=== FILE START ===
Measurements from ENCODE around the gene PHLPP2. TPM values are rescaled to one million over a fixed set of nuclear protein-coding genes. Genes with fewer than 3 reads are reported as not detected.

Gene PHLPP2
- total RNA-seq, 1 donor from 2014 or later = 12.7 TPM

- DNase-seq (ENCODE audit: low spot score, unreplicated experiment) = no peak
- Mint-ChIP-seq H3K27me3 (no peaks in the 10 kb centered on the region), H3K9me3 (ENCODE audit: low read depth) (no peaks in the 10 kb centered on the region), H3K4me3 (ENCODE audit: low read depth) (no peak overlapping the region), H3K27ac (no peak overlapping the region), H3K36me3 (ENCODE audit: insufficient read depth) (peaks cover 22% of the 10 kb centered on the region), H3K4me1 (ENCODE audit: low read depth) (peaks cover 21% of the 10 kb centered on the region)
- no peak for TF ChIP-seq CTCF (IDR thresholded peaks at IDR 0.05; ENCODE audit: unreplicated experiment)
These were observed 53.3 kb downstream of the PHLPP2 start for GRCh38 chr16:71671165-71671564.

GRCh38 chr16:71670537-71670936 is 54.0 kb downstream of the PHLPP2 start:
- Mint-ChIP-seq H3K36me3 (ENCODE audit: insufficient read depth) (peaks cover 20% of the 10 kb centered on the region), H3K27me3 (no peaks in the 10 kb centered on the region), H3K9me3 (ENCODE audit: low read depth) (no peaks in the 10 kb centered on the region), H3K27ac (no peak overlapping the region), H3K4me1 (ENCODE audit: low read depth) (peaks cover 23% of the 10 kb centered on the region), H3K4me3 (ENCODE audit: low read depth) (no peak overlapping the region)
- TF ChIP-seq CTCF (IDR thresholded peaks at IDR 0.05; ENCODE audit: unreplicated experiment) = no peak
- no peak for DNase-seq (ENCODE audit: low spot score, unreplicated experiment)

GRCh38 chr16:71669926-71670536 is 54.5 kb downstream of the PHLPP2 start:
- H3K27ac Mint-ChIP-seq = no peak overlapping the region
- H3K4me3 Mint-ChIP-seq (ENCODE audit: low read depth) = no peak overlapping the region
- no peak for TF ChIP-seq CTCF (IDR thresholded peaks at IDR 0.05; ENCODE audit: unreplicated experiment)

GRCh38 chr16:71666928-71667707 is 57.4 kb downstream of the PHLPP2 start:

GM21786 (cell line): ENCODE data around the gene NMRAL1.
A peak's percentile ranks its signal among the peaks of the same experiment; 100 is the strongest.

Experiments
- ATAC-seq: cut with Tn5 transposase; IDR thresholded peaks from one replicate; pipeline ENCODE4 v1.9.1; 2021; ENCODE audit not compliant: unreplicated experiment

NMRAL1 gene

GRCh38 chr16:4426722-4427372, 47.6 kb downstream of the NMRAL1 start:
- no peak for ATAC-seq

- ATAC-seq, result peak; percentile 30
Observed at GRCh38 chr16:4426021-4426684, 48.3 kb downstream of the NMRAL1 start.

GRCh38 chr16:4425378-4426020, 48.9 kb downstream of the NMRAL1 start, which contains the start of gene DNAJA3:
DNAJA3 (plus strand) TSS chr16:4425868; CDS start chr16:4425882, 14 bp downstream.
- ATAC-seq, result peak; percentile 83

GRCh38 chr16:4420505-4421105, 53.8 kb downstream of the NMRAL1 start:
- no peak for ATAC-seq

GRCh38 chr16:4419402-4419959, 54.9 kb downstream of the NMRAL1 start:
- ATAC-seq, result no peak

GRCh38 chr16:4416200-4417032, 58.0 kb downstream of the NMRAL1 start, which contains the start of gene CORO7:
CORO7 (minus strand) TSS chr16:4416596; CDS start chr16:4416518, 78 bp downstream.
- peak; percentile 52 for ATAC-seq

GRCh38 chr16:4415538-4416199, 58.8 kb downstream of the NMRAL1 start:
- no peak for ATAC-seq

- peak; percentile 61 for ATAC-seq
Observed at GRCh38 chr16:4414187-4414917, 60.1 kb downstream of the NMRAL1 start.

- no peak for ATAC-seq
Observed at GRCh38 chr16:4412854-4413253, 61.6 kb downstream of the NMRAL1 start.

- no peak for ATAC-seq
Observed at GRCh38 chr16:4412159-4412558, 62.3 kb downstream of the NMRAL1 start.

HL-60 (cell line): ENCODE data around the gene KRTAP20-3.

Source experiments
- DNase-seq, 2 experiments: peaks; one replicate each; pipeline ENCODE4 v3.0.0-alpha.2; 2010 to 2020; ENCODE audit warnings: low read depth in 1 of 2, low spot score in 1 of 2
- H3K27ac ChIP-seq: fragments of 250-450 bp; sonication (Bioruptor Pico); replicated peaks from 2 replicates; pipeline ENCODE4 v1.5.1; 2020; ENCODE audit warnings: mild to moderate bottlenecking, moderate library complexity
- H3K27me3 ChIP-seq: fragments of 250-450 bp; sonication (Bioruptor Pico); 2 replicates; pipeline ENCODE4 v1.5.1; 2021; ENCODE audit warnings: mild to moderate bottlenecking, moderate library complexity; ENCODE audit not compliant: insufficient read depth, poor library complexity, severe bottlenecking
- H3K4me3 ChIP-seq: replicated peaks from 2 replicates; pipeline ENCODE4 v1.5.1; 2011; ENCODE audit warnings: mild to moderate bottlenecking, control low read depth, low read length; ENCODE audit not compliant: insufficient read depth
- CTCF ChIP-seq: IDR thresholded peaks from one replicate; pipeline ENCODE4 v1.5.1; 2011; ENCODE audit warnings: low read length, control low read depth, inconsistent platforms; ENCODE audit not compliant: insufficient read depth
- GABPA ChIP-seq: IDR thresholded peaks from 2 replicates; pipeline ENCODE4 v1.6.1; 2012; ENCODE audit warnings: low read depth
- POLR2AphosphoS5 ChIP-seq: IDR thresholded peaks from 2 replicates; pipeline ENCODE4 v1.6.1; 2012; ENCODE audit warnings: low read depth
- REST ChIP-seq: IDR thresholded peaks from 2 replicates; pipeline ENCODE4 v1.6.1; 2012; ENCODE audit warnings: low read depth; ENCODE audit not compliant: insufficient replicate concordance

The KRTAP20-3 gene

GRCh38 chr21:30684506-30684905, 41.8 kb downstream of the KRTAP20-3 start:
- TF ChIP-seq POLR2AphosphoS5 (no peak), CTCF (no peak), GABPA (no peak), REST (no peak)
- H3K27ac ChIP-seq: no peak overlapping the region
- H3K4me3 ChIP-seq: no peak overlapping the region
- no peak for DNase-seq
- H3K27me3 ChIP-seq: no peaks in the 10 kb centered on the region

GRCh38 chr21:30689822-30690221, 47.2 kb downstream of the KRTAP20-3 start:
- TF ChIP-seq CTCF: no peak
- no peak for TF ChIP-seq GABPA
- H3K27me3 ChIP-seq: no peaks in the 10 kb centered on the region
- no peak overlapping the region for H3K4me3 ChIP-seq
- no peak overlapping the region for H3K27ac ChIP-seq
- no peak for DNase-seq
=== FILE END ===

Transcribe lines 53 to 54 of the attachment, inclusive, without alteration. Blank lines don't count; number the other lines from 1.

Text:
- REST ChIP-seq: IDR thresholded peaks from 2 replicates; pipeline ENCODE4 v1.6.1; 2012; ENCODE audit warnings: low read depth; ENCODE audit not compliant: insufficient replicate concordance

The KRTAP20-3 gene